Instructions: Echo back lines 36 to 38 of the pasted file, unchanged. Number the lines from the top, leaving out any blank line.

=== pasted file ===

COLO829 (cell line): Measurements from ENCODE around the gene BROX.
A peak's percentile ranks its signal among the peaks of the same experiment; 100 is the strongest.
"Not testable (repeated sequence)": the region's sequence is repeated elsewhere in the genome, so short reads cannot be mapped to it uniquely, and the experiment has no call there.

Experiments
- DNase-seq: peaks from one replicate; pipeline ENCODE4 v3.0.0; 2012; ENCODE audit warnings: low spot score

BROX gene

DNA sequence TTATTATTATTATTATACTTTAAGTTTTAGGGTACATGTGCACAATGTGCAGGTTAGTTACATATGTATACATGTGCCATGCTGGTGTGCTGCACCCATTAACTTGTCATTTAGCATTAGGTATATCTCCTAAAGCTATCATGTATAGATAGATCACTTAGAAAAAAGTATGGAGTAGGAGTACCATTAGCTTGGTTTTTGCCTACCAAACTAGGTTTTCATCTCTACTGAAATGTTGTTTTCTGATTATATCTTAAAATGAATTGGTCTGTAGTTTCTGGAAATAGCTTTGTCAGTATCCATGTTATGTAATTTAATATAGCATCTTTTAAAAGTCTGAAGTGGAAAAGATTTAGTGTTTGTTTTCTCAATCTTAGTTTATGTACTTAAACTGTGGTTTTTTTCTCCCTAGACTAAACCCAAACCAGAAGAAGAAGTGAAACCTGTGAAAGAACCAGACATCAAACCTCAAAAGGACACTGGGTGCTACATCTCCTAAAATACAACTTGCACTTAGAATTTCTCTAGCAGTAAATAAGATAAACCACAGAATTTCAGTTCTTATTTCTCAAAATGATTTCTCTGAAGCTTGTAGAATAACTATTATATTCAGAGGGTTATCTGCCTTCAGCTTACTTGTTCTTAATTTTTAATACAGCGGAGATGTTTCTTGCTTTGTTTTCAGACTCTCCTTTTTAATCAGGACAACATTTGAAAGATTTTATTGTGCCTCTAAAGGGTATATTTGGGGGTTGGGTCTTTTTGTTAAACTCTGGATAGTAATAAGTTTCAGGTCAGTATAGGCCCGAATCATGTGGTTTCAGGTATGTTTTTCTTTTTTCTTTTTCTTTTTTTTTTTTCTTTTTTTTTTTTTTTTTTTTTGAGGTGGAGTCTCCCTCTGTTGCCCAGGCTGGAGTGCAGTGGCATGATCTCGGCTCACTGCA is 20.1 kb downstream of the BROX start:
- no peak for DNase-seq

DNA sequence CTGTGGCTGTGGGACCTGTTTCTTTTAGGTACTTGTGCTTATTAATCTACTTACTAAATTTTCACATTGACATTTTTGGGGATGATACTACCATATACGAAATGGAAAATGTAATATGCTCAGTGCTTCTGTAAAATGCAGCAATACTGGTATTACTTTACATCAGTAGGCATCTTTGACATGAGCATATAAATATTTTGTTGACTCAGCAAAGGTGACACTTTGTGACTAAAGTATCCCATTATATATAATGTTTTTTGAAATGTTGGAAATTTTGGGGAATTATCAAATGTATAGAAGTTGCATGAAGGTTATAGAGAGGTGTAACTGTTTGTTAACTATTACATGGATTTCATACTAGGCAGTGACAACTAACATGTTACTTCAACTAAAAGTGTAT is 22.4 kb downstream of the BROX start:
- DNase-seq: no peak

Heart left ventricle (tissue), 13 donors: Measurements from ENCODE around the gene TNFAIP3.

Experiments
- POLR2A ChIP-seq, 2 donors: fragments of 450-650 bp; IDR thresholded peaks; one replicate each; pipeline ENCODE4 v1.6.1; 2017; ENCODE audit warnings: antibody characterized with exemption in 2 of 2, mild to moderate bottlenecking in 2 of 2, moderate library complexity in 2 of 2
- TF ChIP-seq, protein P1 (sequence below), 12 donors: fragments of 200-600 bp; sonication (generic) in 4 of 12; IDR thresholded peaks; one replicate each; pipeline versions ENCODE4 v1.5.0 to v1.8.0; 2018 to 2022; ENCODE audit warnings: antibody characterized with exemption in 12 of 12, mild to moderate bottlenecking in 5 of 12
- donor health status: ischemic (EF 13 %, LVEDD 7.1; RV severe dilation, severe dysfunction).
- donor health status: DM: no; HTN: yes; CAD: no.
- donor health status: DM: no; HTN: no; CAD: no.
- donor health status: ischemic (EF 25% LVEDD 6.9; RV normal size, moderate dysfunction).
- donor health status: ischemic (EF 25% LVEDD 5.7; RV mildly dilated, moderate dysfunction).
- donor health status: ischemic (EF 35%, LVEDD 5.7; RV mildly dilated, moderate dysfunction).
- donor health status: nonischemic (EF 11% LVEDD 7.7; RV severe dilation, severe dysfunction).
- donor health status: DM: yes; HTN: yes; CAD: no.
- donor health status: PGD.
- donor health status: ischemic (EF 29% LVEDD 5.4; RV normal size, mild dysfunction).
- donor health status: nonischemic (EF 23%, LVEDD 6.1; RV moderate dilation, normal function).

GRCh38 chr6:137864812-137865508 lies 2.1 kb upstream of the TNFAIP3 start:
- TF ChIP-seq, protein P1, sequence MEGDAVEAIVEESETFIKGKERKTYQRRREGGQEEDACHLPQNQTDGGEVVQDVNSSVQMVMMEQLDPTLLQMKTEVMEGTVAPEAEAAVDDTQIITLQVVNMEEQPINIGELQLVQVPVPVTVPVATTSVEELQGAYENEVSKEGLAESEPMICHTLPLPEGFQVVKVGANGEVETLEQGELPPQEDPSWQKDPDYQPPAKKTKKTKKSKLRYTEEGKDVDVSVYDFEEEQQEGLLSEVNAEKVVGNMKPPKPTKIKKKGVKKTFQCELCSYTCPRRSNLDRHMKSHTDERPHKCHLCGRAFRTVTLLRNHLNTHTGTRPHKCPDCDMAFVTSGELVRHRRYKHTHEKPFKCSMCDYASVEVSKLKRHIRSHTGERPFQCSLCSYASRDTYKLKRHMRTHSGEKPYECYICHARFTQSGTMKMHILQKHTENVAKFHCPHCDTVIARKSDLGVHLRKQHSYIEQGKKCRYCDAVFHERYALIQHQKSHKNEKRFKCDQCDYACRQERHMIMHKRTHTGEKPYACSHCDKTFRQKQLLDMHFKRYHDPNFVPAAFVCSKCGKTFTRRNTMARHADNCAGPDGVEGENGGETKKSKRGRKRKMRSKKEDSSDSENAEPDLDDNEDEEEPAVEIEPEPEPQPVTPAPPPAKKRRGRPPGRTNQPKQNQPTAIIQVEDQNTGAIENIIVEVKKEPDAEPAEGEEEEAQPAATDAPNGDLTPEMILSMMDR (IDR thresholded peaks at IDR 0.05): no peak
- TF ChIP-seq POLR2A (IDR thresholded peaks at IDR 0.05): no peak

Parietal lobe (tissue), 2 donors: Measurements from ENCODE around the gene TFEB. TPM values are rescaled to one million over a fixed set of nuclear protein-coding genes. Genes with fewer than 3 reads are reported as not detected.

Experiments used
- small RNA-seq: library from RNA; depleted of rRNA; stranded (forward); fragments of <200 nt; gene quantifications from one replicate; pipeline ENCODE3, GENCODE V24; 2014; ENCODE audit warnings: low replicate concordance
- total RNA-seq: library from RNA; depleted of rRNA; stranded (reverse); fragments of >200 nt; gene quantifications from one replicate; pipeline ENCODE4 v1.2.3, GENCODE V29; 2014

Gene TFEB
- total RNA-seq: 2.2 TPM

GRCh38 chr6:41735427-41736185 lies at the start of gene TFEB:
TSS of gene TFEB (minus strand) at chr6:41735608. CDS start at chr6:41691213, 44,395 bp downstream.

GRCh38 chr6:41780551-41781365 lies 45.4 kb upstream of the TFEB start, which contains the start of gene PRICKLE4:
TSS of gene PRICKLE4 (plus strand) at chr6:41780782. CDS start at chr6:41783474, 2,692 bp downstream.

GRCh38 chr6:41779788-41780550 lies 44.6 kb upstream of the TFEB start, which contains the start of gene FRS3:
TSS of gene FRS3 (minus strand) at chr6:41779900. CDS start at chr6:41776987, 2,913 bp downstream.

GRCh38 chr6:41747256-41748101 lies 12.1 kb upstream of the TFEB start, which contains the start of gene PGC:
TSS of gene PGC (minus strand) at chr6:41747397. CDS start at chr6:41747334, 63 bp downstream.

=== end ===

TSS of gene TFEB (minus strand) at chr6:41735608. CDS start at chr6:41691213, 44,395 bp downstream.

GRCh38 chr6:41780551-41781365 lies 45.4 kb upstream of the TFEB start, which contains the start of gene PRICKLE4:
TSS of gene PRICKLE4 (plus strand) at chr6:41780782. CDS start at chr6:41783474, 2,692 bp downstream.